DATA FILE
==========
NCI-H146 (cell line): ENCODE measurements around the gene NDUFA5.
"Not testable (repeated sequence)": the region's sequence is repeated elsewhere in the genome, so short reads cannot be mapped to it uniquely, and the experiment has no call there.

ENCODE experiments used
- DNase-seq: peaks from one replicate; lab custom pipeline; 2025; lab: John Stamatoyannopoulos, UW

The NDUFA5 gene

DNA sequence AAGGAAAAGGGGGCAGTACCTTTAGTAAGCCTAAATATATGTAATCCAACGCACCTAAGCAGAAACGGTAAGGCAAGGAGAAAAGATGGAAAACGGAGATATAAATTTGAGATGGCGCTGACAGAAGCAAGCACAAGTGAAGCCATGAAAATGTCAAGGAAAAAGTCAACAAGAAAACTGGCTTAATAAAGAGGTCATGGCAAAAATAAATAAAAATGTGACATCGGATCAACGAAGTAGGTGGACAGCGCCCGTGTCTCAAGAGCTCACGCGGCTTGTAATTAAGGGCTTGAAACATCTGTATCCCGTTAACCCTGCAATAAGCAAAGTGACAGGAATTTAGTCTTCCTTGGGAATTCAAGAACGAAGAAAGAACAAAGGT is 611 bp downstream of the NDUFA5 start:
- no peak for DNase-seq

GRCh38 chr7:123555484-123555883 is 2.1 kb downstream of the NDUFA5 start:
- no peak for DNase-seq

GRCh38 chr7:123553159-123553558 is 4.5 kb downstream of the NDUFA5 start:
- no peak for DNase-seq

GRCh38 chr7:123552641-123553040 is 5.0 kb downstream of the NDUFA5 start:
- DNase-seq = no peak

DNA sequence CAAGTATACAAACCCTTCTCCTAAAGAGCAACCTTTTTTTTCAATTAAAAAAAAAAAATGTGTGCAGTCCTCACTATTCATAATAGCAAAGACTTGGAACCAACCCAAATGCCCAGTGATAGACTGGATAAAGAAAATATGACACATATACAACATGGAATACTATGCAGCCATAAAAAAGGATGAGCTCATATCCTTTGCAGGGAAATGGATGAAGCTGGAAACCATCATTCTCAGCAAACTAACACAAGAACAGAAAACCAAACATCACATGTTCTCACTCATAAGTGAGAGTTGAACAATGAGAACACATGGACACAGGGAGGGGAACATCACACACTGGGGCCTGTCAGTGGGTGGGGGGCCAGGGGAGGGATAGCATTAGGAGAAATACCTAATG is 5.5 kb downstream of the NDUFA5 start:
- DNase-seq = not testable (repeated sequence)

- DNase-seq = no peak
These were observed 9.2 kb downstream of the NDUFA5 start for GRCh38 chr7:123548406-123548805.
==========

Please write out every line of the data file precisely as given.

NCI-H146 (cell line): ENCODE measurements around the gene NDUFA5.
"Not testable (repeated sequence)": the region's sequence is repeated elsewhere in the genome, so short reads cannot be mapped to it uniquely, and the experiment has no call there.

ENCODE experiments used
- DNase-seq: peaks from one replicate; lab custom pipeline; 2025; lab: John Stamatoyannopoulos, UW

The NDUFA5 gene

DNA sequence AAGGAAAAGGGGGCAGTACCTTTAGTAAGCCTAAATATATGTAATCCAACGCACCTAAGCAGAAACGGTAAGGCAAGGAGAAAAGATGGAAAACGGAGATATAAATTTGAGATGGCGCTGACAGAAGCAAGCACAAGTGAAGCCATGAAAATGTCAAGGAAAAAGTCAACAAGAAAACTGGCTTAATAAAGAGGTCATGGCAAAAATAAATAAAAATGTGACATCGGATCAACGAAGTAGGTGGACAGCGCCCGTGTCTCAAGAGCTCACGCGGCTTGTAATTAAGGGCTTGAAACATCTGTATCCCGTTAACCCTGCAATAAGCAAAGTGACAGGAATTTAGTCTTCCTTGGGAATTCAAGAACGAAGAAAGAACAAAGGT is 611 bp downstream of the NDUFA5 start:
- no peak for DNase-seq

GRCh38 chr7:123555484-123555883 is 2.1 kb downstream of the NDUFA5 start:
- no peak for DNase-seq

GRCh38 chr7:123553159-123553558 is 4.5 kb downstream of the NDUFA5 start:
- no peak for DNase-seq

GRCh38 chr7:123552641-123553040 is 5.0 kb downstream of the NDUFA5 start:
- DNase-seq = no peak

DNA sequence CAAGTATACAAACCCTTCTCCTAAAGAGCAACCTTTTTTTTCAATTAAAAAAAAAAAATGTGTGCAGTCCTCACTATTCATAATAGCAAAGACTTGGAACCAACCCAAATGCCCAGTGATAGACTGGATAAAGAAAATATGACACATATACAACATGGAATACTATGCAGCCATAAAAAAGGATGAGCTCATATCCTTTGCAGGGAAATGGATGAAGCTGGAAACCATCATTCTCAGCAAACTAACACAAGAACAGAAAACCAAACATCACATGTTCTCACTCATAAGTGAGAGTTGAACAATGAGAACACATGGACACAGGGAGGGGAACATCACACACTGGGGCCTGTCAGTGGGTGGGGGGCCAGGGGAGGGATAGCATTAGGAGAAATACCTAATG is 5.5 kb downstream of the NDUFA5 start:
- DNase-seq = not testable (repeated sequence)

- DNase-seq = no peak
These were observed 9.2 kb downstream of the NDUFA5 start for GRCh38 chr7:123548406-123548805.